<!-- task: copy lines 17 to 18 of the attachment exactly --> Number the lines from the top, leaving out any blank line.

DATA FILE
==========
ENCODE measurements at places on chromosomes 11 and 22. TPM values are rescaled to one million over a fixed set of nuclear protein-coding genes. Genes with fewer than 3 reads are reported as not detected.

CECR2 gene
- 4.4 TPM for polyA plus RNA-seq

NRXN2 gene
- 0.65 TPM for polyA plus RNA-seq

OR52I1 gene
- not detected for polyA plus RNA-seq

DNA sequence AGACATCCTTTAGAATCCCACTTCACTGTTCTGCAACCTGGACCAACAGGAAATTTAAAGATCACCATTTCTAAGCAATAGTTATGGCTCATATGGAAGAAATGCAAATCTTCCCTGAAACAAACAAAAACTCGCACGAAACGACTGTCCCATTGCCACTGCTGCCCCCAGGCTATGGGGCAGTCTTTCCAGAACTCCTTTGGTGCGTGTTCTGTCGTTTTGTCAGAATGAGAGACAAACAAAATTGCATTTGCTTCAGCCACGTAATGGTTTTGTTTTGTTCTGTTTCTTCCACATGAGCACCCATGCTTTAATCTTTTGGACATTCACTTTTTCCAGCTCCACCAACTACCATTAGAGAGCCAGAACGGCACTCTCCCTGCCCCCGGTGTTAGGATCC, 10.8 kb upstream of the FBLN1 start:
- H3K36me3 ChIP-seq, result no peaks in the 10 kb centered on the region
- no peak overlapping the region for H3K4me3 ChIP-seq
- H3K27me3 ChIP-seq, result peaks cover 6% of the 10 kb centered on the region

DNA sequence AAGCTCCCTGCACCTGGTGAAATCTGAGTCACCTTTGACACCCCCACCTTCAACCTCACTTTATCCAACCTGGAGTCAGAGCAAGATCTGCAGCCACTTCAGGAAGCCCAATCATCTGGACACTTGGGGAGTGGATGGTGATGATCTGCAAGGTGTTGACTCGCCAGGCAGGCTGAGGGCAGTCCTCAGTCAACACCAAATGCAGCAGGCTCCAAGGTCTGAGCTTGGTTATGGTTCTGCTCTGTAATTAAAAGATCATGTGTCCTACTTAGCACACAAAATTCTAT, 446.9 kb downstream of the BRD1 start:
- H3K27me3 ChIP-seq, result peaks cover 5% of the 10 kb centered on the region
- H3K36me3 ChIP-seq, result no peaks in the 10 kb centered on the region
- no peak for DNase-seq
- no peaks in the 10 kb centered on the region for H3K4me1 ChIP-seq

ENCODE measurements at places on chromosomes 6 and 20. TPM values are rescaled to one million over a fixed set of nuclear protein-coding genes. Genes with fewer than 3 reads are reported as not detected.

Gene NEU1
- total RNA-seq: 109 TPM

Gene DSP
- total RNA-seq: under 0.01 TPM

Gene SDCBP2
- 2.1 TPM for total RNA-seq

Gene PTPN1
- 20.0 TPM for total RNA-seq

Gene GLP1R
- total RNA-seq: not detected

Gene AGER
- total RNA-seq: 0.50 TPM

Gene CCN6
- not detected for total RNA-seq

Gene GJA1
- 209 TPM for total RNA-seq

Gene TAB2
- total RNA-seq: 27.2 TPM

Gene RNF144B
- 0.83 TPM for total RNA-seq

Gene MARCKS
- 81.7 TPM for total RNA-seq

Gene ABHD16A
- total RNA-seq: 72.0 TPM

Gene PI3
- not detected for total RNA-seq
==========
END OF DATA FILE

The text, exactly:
ENCODE measurements at places on chromosomes 6 and 20. TPM values are rescaled to one million over a fixed set of nuclear protein-coding genes. Genes with fewer than 3 reads are reported as not detected.

Gene NEU1